Marriage and divorce are highly regulated by state law. Since each state has the authority to enact laws governing divorce, there is a substantial amount of variation from one jurisdiction to the next. But what happens when a married couple lives in one jurisdiction and pursues a divorce in another? How do the courts handle such a situation? Which state has the authority to dissolve the marriage? Like most family law matters, it usually depends on the facts and circumstances surrounding the case. No matter what the facts are, if you are considering a divorce, you are encouraged to consult with an experienced family law attorney who is fully aware of the local laws and court rules affecting your case.
A recent divorce case invoked the family law statutes of both California and Guam. Here, the couple entered into a marital settlement agreement in California in 2011. A month later, a court in Guam issued a judgment of divorce and a final decree. According to the judgment, the matter had been uncontested, and the court had jurisdiction based on the husband’s residency in Guam for seven days. The wife had consented to the case being heard as a “default matter.” The court further approved the terms of the marital settlement agreement and ordered the parties to adhere to it. Despite these proceedings, the wife filed a petition to dissolve the marriage in 2013 in California. The husband moved to quash the action based on the 2011 final judgment of divorce entered by the court in Guam.
The trial court granted the motion and dismissed the divorce petition. The wife appealed, arguing that the Guamanian divorce was void because both parties were living (“domiciled”) in California at the time and that it was obtained by fraud. The court of appeals pointed out that California has adopted the Uniform Divorce Recognition Act, codified at Sections 2090-2093 of the state family code. Essentially, the statute provides that “[a] divorce obtained in another jurisdiction shall be of no force or effect in this state if both parties to the marriage were domiciled in this state at the time the proceeding for the divorce was commenced.”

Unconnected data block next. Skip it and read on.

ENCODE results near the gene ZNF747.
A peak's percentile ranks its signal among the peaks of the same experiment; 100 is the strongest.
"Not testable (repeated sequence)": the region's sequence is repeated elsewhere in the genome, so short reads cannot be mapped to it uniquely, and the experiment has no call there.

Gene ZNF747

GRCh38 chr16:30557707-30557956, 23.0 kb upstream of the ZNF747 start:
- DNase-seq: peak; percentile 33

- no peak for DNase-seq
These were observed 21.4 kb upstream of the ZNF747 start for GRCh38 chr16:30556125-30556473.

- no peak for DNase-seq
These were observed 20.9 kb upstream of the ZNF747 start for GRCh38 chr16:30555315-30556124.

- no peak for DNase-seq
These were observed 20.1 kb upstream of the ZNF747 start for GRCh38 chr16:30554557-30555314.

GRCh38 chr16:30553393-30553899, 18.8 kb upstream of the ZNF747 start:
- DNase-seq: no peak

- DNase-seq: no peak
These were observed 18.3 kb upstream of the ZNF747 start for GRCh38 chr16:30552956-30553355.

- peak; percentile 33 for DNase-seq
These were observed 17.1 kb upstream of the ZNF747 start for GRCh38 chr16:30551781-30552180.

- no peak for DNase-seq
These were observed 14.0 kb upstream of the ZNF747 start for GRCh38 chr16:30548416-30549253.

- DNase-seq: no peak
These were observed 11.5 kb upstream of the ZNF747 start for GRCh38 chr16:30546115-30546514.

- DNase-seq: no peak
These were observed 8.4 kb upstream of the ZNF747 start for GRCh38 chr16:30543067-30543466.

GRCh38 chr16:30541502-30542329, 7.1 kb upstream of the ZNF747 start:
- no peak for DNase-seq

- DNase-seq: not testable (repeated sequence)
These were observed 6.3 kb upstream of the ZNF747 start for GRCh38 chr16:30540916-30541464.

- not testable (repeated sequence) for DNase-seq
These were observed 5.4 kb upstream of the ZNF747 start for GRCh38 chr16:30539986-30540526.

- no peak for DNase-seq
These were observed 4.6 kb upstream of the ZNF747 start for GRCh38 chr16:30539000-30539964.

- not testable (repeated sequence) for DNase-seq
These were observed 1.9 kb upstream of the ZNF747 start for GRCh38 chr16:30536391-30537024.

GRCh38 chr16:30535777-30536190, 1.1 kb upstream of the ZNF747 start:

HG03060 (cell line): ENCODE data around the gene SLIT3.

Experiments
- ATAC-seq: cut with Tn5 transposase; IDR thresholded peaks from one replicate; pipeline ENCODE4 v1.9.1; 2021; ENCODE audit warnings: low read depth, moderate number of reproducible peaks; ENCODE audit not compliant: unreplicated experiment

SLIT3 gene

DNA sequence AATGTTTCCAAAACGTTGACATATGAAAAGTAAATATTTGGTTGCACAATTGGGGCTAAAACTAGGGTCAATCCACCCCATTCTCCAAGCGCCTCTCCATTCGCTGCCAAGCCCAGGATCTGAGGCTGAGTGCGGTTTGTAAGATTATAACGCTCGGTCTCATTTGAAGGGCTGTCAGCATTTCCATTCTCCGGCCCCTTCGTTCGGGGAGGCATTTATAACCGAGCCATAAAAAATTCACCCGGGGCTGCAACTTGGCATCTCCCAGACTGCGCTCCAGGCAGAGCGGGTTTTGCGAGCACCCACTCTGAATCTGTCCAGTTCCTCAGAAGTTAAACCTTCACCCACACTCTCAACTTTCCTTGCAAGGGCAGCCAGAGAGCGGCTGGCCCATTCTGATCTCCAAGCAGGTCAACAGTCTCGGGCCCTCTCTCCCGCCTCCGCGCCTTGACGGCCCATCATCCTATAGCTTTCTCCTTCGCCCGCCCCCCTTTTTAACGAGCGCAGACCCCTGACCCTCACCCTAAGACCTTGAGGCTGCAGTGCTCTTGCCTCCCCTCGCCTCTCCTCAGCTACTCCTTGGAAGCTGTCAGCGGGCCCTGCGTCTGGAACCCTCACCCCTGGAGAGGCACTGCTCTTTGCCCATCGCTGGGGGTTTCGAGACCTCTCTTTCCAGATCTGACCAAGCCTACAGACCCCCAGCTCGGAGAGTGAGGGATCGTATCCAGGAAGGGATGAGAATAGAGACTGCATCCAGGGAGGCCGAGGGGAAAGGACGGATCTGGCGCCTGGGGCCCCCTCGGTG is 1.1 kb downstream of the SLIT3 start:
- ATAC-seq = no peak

The statute, however, limits the reach of section 2091 by providing that the Constitution of the United States mandates “that full faith and credit shall be given in each state to the public acts, records, and judicial proceedings of every other state.” In California, courts generally accord full faith and credit to a divorce that has been recognized as valid in the state in which it was originally granted. The court reviewed the underlying facts and the relevant portions of Guamanian law, and it determined that Guam properly adjudicated the couple’s divorce. Therefore, the court upheld that trial court’s decision to afford full faith and credit to the Guamanian divorce decree. The court also affirmed the decision to dismiss the fraud allegations, pointing out that the husband denied them, claimed that his wife willingly participated in the proceedings, and later held himself out as a divorced person.
While this is an unpublished decision, and parties may not rely on or cite to it in future cases, the underlying reasoning could certainly inform a court in a later proceeding. This case clearly illustrates the complicated nature of the interplay between two states’ divorce laws and the importance of understanding how the statutes could affect your case’s outcome. Roy M. Doppelt is a knowledgable divorce lawyer who has been representing parties in family law matters for more than 20 years. Doppelt & Forney serves clients throughout Southern California, including San Diego, Encinitas, La Jolla, and Chula Vista. For a free consultation, contact Doppelt & Forney through our website, or give us a call toll-free at (800) ROY IS IT (769-4748).
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